Rights groups in Malaysia are calling for the release of thousands of detained refugees and asylum-seekers, after a deadly incident in the northern state of Penang April 20. Six Rohingya refugees were reportedly struck by vehicles and killed when hundreds fled a detention center after breaking through barriers and attempted to escape across an adjacent highway.
In Episode 109 of the CounterVortex podcast, Bill Weinberg explores the under-reported conflict in India's northeastern state of Nagaland, which has seen a multi-generational pro-independence insurgency. Popular protest is rising there since an army massacre of coal-miners in December. The armed conflict began in 1956, when the Naga National Council declared independence from India in the face of Delhi's intransigence on recognizing local autonomy, and adopted a constitution emphasizing village self-rule. The traditional Naga territory is divided by the border with Burma, which has complicated their self-determination struggle. With Burma now going over the edge into civil war, there are growing fears that India's conflicted Northeast could be further enflamed. Listen on SoundCloud or via Patreon.
Several civilians have been killed and more than 10,000 forced to flee their homes in heavy clashes between Burma's military and resistance fighters of the Karenni Nationalities Defense Force (KNDF) for control of Loikaw, capital of Kayah state. "Members of humanitarian organizations for IDPs [internally displaced persons] and civil society groups are carrying out rescue operations to save the trapped civilians," said a KNDF officer. "KNDF soldiers are also helping them." Speaking of the military's new offensive to retake the city, he added: "We can see they are preparing to annihilate us in every possible way."
Reporters Without Borders (RSF) has issued a new report, The Great Leap Backwards of Journalism in China, revealing the extent of the regime's campaign of repression against the right to information. The report especially examines the deterioration of press freedom in Hong Kong, which was once a world model but has now seen an increasing number of journalists arrested in the name of "national security."
Burma's military junta leader Gen. Min Aung Hliang was accused of crimes against humanity in a complaint to the International Criminal Court (ICC) filed Dec. 10 by the Myanmar Accountability Project (MAP). Article 15 of the Rome Statute empowers the ICC prosecutor to initiate an investigation upon receiving information on crimes within the jurisdiction of the Court. MAP, a human rights advocacy group, has requested that the ICC under Article 15 launch a criminal investigation into "the use of torture as part of the violent crackdown against the protest movement in Myanmar." MAP's submission is accompanied by evidence of the widespread and systematic use of torture in Burma (Myanmar) since the military seized control from the democratically elected government in February.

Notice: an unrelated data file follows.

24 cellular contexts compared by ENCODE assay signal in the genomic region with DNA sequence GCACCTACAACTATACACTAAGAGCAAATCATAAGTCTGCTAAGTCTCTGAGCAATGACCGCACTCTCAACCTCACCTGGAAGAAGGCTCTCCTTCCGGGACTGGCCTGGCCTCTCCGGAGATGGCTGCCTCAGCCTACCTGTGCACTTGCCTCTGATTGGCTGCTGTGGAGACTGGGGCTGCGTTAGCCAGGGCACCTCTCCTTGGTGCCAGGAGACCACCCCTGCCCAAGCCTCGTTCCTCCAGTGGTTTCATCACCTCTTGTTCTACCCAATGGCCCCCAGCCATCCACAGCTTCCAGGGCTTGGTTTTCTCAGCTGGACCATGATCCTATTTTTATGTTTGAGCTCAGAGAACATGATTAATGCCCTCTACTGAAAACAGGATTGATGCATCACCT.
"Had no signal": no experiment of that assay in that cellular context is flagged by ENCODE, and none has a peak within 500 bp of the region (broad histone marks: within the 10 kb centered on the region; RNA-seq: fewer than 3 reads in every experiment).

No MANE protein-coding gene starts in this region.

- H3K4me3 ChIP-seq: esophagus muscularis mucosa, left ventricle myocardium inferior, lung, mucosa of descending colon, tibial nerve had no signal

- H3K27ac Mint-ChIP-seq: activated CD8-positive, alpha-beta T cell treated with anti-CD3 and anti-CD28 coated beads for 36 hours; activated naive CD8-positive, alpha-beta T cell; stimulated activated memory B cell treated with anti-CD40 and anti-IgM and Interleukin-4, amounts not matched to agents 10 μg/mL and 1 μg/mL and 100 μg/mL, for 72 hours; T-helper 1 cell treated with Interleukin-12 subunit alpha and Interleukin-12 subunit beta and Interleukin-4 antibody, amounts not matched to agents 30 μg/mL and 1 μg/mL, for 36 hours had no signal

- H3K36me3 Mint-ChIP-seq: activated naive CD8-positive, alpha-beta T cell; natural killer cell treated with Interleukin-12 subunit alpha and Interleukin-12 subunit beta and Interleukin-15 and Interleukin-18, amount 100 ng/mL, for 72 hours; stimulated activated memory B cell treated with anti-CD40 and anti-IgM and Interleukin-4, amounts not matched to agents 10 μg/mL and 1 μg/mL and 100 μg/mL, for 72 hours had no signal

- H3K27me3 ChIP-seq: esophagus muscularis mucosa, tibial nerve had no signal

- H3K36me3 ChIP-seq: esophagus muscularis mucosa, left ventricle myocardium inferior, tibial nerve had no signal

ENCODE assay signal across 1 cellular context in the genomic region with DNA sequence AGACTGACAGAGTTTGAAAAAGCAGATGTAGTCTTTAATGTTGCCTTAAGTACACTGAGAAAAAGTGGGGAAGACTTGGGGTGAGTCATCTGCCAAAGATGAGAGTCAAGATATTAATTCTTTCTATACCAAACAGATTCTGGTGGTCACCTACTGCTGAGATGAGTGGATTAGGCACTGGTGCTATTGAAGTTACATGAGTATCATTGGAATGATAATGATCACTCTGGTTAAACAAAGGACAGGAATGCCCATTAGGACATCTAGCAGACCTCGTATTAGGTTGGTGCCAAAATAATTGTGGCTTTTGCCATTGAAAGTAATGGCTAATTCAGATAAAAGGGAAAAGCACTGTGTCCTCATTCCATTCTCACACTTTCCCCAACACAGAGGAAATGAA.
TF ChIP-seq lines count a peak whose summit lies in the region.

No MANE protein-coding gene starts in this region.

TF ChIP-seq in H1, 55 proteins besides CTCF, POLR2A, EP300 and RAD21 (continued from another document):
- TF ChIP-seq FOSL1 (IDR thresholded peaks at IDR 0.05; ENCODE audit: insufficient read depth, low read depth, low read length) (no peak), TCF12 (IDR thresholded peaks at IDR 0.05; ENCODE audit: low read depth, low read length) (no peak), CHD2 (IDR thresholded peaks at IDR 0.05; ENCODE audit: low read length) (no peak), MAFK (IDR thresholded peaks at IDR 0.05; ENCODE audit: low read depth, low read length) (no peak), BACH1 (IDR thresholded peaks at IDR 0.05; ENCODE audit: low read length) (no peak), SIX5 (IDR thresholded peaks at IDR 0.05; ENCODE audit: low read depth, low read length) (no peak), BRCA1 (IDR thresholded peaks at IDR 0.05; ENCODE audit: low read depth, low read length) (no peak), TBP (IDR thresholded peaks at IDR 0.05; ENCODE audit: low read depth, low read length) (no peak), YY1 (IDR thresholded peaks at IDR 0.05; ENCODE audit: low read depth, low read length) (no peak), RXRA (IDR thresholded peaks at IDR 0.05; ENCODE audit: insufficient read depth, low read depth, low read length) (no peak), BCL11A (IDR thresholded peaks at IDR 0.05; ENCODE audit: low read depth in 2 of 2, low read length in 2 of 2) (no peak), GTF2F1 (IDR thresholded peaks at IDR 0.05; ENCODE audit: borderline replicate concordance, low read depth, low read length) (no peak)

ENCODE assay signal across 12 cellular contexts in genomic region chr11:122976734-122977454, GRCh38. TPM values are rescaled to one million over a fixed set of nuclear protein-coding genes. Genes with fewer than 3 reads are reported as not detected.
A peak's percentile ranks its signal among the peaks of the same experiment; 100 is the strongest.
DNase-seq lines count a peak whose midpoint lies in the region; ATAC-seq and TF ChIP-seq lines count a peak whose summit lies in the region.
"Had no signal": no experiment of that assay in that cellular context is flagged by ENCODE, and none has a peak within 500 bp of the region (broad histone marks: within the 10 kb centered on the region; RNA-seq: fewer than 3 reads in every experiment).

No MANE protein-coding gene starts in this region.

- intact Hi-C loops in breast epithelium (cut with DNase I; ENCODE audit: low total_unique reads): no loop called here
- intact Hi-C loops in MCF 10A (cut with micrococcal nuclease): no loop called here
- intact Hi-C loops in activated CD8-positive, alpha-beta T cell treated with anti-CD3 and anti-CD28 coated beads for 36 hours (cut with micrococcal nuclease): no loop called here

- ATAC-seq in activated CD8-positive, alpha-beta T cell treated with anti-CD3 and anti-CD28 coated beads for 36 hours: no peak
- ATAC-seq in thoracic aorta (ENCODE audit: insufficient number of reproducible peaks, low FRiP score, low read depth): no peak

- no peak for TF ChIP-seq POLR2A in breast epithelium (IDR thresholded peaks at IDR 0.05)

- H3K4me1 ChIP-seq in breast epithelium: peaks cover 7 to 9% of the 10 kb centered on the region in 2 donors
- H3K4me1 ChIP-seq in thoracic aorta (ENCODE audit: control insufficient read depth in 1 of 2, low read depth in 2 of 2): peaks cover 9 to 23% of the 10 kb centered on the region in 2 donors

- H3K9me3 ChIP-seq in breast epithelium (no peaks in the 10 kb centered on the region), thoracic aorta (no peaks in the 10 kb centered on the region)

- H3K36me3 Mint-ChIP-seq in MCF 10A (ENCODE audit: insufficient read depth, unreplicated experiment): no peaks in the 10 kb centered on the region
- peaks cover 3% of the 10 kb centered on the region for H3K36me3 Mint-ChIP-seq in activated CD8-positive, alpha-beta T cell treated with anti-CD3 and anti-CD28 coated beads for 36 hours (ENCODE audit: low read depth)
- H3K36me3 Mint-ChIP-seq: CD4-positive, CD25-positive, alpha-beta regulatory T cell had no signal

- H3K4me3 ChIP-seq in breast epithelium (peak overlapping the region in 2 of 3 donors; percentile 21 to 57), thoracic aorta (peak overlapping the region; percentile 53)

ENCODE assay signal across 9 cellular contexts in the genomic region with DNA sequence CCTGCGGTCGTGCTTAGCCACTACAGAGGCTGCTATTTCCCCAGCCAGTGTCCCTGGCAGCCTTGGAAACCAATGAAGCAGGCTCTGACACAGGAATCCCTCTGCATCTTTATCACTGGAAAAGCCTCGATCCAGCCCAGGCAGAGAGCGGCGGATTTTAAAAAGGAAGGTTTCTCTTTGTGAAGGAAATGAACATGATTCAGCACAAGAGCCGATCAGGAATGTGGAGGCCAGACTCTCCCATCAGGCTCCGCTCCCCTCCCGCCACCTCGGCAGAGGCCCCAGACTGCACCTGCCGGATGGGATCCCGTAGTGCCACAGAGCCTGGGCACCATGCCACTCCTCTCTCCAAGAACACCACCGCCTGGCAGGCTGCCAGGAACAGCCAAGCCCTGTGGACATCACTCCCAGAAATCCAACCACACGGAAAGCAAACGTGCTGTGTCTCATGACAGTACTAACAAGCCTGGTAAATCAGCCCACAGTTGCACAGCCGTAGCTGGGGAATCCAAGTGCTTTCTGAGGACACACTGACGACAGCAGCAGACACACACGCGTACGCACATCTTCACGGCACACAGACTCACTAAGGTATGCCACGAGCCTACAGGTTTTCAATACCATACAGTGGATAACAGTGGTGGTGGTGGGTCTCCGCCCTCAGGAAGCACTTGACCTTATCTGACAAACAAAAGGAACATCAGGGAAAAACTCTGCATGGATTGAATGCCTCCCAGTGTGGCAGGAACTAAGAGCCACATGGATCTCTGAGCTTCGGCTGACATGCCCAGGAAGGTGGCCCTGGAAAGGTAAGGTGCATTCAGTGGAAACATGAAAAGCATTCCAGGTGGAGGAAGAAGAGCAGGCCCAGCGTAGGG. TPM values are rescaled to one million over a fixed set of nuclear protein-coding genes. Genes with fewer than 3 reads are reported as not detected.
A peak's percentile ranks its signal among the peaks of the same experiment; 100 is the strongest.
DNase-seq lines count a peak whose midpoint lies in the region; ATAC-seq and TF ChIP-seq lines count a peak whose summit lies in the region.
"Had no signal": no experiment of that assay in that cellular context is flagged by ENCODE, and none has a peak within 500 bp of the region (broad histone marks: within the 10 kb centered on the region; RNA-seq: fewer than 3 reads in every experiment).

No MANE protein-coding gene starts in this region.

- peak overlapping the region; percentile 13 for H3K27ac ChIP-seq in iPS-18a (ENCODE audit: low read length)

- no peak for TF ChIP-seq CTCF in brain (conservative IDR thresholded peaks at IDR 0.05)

In Episode 101 of the CounterVortex podcast, we present the audio from a panel at the Ninth Biennial International Conference of the Herbert Marcuse Society, held in October at Arizona State University in Tempe. The panel, "The Responsibility to Protect in the Twenty-First Century," features two presentations. Javier Sethness speaks on "Realism, Egalitarianism, and Internationalism," providing a theoretical and historical framework for the question, including a discussion of Herbert Marcuse's work with US intelligence in World War II. Bill Weinberg, speaking via Zoom from New York, follows with "For Solidarity; Against Dictators and Campism," discussing contemporary examples, including Syria, Libya, Burma and Taiwan. A third presentation was to have been offered by Anner G. in Ethiopia, on "The Responsibility to Protect in Tigray," but she was unable to join. The work of her group, Horn Anarchists, is briefly discussed in Weinberg's presentation. Listen on SoundCloud or via Patreon.
Ousted Burmese state counselor Aung San Suu Kyi, 76, was found guilty Dec. 6 of "incitement" and breaking COVID restrictions—but the first of a series of 11 charges that could see her imprisoned for life, with potential combined terms of up to 100 years. For these initial two charges, she was given a four-year sentence; junta chief Min Aung Hlaing ordered it reduced it to two years. Deposed president Win Myint, 69, convicted on the same charges, also had his sentence commuted from four years to two. They will each be able to serve the two years at their undisclosed "current place of detention," where they have been held since the February coup d'etat. (BBC News, Myanmar Now, The Irrawady)
Global Revolutionaries and the Assault on Empire
by Tim Harper
Harvard University Press, 2021
This dauntingly detailed book on the roots of Asia's anti-colonial movements documents the early influence of anarchism, and how it was ultimately displaced by nationalisms of different stripes.